Olde Phart Olde Phart

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    Most likely considered a wear item and not warrantable ... as @bbanker remarked some have had success but their seal failure occurred in the first few thousand (or even a few hundred in my case) miles of ownership. I limped it along by cleaning the seals periodically but finally bit the bullet and replaced them myself. Some folks have gone with other than OEM seals preferring other brands.

    For reasons mysterious to me, the local dealer gave me pushback on trying to order the factory spring compression tool so I bought the Race Tech Spring Compression Tool along with the correct size seal driver and seal bullet. That dealer meritoriously earned a spot on my shit list and lost my business to online parts suppliers.

    With these tools, the job is not that difficult and can be performed in a few hours.

    Good DIY'ing to ya!
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  11. Black99S

    Black99S Been here awhile

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    Read your warranty document - it will state what is covered and what is considered a 'wear' item.
    Good luck!
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  12. PistolPetey

    PistolPetey Been here awhile Supporter

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    This is good advice.
    Warranty or not, I recommend a fork service and swap both seals at the same time. I’ve had great results with SKF seals on my twin, through lots of mud, dust, etc. I think it also makes a big difference to clean your forks regularly when they get dirty to prevent the bad stuff from migrating up into the seals themselves.
  13. swimmer

    swimmer armchair asshole

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    Where did you get your SKF seals from?
  14. William Wolfen

    William Wolfen Long timer

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    I used some Kawasaki seals on my first Twin. Much easier to source than SKF and double sided, unlike the stock ones. Worked great until I killed the bike. I also use full length forksavers to keep the inners clean.

    Attached Files:

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  15. PistolPetey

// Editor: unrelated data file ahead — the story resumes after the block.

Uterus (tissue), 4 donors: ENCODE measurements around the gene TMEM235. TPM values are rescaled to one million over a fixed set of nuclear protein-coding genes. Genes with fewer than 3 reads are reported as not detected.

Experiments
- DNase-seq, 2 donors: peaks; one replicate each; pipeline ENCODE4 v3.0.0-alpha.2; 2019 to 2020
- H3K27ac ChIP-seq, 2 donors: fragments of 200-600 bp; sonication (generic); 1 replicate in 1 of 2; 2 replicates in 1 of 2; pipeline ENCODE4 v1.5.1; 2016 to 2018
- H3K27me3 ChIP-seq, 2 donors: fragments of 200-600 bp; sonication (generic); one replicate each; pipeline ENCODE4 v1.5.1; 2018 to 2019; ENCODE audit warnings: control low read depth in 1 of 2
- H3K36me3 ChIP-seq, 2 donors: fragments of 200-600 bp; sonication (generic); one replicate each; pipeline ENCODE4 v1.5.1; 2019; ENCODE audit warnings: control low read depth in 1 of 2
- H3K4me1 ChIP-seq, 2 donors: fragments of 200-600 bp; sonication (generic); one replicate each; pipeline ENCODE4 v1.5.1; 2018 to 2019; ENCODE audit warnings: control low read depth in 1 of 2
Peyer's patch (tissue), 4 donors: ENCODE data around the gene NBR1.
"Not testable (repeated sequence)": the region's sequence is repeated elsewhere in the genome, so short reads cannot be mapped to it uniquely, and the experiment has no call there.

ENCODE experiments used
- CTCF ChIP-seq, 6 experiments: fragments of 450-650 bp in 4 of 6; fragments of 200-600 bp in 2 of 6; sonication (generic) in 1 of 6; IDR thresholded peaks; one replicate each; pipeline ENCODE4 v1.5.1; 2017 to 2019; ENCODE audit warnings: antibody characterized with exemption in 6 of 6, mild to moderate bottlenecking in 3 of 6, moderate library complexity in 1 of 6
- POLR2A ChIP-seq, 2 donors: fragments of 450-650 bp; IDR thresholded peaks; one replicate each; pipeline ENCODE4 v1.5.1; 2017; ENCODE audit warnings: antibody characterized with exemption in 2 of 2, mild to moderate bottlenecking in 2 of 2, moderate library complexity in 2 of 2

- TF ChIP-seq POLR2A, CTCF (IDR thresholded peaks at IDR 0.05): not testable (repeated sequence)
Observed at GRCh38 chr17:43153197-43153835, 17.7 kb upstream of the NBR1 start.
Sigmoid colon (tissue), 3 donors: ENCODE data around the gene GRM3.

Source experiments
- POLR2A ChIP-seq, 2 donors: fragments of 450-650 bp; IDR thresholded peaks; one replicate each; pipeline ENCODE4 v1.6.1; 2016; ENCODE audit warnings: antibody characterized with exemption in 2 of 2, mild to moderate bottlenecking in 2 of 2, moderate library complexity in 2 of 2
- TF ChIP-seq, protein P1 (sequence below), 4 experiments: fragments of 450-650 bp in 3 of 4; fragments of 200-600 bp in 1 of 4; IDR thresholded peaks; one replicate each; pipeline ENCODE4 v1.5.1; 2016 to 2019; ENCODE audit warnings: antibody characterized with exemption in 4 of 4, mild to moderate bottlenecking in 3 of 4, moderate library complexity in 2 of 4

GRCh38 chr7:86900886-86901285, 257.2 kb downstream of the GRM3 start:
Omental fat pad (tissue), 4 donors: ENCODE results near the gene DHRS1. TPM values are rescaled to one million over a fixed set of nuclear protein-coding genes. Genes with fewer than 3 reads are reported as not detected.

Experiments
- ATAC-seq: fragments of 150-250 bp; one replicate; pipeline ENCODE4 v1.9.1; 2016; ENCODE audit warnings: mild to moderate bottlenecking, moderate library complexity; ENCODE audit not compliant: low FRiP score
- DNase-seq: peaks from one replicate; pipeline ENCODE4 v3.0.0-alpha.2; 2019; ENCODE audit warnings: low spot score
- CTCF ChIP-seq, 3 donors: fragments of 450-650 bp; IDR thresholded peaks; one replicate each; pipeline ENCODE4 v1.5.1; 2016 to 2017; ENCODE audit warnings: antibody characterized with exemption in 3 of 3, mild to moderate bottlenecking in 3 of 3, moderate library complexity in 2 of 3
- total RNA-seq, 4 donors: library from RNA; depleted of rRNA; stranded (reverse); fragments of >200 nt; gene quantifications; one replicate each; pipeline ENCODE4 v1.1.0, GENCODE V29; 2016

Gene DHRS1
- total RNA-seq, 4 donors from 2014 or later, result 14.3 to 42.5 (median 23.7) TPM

PistolPetey Been here awhile Supporter

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    I got them through my local shop. I can’t remember if they had them in stock or they had to order them. This was pre-COVID so I’m not sure if supply chain problems might be an issue to get them now.
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  16. mentolio

    mentolio King of the island of unwanted toys...

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    I second the Kawasaki seals. Way better than stock!
  17. swimmer

    swimmer armchair asshole

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    My OEM seals aren't leaking, I just want to swap them out for something else to try to get rid of the stiction problem I have. I was under the impression that the SKF seals were more likely to help with this problem. I believe some people also had to shim their bushings to get rid their stiction problem. Being a lighter rider I feel like my weight is making the feeling of a sticking fork more pronounced. On the street the best ride I get is with zero preload on the front.
  18. Nomadic_adv

    Nomadic_adv Been here awhile

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  19. swimmer

    swimmer armchair asshole

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  20. Bike Guy

    Bike Guy Long timer

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    A few months ago I had a leaky fork seal. The serví writer said it was a consumable item. I told him i disagreed and then I told him it was a safety issue. It was replaced without a charge